What is Hyperspectral Imaging?
Hyperspectral imaging or spectral imaging, collects and processes information from across the electromagnetic spectrum. The human eye sees visible light in three bands (red, green, and blue), with spectral imaging it is possible to look into many more bands. This technique enables its user to identify spectral features that are not visible for common cameras or the human eye. Those features usually are directly related to the optical properties of the analysed materials.
Due to the fact that each material has a different spectral signature such data has the potential not only to separate specific materials from others, but also allowing it to make qualitative statements on the analysed object.
Hyperspectral sensors look at objects using a vast portion of the electromagnetic spectrum. Certain objects leave unique ‚fingerprints‘ across the electromagnetic spectrum. These ‚fingerprints‘ are known as spectral signatures and enable identification of the materials that make up a scanned object.
Hyperspectral data cube
Hyperspectral cubes are generated by hyperspectral imaging sensors. Hyperspectral sensors collect information as a set of ‚images‘. Each image represents a range of the electromagnetic spectrum and is also known as a spectral band. These ‚images‘ are then combined and form a three-dimensional hyperspectral data cube for processing and analysis.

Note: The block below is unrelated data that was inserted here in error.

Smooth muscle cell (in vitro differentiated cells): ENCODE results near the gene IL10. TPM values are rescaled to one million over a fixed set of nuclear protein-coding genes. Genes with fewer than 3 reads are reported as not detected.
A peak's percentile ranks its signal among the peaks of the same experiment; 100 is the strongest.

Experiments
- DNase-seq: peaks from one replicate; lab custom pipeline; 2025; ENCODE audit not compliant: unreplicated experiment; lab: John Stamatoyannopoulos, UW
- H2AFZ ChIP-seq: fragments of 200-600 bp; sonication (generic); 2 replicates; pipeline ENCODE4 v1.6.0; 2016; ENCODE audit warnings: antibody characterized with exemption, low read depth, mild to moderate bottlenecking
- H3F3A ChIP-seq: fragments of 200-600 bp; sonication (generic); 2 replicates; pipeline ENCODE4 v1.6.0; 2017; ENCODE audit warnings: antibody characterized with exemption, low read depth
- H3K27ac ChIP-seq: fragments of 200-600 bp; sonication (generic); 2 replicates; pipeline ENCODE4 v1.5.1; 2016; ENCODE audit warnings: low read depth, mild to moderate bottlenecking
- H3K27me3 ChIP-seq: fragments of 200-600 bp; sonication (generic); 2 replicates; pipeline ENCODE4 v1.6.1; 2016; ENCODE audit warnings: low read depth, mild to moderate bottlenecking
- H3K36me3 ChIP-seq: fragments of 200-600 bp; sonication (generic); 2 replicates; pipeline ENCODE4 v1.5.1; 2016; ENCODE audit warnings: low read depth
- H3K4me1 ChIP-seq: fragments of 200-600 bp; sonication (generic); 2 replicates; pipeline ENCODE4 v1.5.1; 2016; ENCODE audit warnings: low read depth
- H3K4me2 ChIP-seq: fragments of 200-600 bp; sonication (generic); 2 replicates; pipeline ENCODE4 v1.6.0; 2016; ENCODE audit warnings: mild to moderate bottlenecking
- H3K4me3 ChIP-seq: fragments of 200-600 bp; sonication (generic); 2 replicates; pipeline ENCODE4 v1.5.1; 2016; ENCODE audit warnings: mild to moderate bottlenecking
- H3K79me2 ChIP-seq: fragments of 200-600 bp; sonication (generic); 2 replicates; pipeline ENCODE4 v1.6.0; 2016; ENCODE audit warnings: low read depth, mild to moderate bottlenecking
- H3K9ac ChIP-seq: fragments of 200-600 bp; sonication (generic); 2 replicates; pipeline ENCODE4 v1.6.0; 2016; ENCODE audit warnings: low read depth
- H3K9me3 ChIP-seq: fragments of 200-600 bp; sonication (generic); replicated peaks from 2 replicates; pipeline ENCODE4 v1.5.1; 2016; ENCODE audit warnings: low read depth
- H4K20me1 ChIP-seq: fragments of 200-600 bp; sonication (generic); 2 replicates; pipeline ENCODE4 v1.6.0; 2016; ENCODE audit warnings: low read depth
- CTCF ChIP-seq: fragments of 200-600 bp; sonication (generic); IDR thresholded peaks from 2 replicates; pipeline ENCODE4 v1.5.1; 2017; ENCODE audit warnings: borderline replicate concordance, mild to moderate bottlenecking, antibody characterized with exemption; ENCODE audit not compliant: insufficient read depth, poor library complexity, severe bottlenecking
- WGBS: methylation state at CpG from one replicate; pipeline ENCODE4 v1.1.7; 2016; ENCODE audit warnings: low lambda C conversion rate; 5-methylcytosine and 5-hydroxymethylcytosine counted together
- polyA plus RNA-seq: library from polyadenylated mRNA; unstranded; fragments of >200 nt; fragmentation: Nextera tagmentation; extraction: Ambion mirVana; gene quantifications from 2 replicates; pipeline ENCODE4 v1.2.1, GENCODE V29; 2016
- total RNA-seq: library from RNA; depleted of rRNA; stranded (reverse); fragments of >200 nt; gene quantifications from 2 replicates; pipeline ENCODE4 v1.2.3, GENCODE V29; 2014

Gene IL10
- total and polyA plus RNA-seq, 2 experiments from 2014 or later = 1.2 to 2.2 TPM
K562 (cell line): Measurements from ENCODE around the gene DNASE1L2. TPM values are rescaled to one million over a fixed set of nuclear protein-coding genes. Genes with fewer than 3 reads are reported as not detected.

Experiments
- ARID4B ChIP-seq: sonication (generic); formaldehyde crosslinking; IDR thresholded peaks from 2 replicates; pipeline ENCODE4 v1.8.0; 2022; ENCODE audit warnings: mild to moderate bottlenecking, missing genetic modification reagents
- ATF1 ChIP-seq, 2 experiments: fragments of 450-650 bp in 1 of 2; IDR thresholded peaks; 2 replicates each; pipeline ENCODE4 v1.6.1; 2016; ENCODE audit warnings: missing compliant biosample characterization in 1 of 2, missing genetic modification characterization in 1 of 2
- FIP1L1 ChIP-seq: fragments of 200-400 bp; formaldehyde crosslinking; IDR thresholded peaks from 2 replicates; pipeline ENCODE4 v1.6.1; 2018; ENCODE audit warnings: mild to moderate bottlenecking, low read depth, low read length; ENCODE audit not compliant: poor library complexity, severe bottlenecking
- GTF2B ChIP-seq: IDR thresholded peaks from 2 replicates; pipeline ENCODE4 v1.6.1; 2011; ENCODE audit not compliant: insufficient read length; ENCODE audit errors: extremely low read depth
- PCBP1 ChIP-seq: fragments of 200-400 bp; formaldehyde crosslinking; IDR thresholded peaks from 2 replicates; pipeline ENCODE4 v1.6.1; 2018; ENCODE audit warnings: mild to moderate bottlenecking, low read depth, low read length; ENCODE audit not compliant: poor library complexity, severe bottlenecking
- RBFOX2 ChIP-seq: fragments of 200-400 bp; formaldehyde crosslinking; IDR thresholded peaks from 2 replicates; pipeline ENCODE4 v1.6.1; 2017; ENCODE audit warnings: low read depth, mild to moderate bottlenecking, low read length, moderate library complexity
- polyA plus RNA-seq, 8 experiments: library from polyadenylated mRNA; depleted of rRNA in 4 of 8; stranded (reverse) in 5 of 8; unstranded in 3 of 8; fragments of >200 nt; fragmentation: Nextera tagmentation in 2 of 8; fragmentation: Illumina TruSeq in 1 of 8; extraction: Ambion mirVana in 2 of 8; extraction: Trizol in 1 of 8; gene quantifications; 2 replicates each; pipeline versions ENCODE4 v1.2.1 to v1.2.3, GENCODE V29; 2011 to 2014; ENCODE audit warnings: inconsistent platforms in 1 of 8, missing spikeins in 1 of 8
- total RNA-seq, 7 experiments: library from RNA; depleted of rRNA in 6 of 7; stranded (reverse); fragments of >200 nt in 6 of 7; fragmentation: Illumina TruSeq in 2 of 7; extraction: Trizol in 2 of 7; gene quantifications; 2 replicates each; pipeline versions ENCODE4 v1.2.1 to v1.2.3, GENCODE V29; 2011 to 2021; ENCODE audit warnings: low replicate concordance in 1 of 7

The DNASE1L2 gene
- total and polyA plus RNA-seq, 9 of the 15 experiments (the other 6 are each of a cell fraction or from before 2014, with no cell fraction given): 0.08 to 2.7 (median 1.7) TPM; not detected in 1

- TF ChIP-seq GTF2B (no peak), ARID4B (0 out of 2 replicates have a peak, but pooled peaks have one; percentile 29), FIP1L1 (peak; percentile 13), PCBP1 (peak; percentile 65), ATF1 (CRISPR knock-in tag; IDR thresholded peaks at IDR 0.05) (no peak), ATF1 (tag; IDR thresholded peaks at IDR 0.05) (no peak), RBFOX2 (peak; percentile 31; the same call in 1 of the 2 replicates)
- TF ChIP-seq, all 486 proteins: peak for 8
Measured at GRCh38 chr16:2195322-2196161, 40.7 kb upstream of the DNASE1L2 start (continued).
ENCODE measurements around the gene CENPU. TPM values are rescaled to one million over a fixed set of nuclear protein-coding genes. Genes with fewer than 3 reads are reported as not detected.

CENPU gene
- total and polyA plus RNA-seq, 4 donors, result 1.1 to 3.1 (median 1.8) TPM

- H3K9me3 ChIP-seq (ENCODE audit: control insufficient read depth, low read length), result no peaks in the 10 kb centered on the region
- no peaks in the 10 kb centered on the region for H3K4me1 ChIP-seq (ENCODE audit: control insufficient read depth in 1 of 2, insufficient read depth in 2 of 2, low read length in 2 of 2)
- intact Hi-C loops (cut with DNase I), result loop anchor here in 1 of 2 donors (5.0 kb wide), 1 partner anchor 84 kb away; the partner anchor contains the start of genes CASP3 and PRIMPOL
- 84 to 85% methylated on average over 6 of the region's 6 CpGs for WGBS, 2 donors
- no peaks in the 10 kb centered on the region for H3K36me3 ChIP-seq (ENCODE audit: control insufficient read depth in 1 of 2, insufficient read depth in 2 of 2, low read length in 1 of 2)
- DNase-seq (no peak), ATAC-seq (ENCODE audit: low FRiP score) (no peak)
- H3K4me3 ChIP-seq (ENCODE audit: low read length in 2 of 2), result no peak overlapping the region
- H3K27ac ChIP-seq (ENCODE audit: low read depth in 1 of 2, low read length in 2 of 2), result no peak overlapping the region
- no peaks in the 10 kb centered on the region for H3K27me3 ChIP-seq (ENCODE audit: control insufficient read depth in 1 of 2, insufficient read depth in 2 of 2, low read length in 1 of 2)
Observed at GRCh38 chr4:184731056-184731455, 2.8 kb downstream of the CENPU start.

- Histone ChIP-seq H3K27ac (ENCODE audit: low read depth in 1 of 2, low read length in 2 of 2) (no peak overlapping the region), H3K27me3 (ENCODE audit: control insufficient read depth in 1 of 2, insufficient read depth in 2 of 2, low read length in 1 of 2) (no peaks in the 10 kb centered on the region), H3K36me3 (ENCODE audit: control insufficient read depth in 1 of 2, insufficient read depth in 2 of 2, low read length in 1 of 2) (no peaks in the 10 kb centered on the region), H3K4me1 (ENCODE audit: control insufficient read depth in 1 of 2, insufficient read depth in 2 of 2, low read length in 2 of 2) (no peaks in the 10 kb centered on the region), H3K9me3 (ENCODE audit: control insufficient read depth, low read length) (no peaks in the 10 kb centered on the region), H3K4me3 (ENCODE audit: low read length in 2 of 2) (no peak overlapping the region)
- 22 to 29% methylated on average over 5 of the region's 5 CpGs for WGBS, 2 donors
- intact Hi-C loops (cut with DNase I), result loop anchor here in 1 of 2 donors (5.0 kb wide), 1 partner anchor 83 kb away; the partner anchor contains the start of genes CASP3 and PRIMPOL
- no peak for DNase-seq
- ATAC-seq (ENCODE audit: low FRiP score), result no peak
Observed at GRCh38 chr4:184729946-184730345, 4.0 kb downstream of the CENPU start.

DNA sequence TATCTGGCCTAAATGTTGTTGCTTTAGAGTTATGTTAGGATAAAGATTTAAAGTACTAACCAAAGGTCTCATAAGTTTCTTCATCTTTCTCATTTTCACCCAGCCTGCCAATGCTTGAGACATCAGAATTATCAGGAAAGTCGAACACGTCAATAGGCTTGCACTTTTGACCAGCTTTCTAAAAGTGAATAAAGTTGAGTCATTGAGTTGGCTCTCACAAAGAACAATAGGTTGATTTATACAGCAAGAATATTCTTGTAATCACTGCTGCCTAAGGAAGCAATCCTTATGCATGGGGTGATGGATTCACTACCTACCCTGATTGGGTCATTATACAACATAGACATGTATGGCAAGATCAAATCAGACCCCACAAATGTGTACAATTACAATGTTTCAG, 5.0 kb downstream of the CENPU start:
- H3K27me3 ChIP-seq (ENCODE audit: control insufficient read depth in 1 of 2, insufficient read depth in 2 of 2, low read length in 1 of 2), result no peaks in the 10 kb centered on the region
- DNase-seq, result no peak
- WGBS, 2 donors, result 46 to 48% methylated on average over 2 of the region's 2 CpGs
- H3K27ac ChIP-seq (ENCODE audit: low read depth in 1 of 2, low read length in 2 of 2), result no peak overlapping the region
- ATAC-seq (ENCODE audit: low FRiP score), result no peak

Multispectral vs. Hyperspectral
Depending on the number of spectral bands and wavelengths measured, an image is classified as a multispectral image when only a small number of bands are measured and these bands usually are relatively broad. An image is classified as hyperspectral when a complete wavelength region, i.e., the whole spectrum, is measured for each spatial point. For example, an RGB image from a typical digital camera is a type of multispectral image that uses the light intensity at three specific wavelengths: red, green, and blue, to create an image in the visible region.